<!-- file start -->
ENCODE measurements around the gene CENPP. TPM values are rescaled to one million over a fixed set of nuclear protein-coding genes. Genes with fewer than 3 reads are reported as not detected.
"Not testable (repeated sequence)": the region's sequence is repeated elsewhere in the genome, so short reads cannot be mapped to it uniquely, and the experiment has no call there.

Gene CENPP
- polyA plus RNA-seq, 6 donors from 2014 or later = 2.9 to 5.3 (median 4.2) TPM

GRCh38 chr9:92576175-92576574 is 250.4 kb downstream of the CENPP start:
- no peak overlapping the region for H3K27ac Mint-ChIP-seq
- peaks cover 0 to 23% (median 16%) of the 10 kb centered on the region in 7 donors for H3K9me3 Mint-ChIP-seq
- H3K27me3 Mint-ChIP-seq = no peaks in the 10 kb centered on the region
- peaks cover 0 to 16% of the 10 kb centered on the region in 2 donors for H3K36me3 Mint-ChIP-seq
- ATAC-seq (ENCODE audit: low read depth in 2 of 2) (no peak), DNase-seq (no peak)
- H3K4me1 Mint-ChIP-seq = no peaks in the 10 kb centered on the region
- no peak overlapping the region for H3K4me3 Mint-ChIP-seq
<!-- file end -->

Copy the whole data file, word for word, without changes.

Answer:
ENCODE measurements around the gene CENPP. TPM values are rescaled to one million over a fixed set of nuclear protein-coding genes. Genes with fewer than 3 reads are reported as not detected.
"Not testable (repeated sequence)": the region's sequence is repeated elsewhere in the genome, so short reads cannot be mapped to it uniquely, and the experiment has no call there.

Gene CENPP
- polyA plus RNA-seq, 6 donors from 2014 or later = 2.9 to 5.3 (median 4.2) TPM

GRCh38 chr9:92576175-92576574 is 250.4 kb downstream of the CENPP start:
- no peak overlapping the region for H3K27ac Mint-ChIP-seq
- peaks cover 0 to 23% (median 16%) of the 10 kb centered on the region in 7 donors for H3K9me3 Mint-ChIP-seq
- H3K27me3 Mint-ChIP-seq = no peaks in the 10 kb centered on the region
- peaks cover 0 to 16% of the 10 kb centered on the region in 2 donors for H3K36me3 Mint-ChIP-seq
- ATAC-seq (ENCODE audit: low read depth in 2 of 2) (no peak), DNase-seq (no peak)
- H3K4me1 Mint-ChIP-seq = no peaks in the 10 kb centered on the region
- no peak overlapping the region for H3K4me3 Mint-ChIP-seq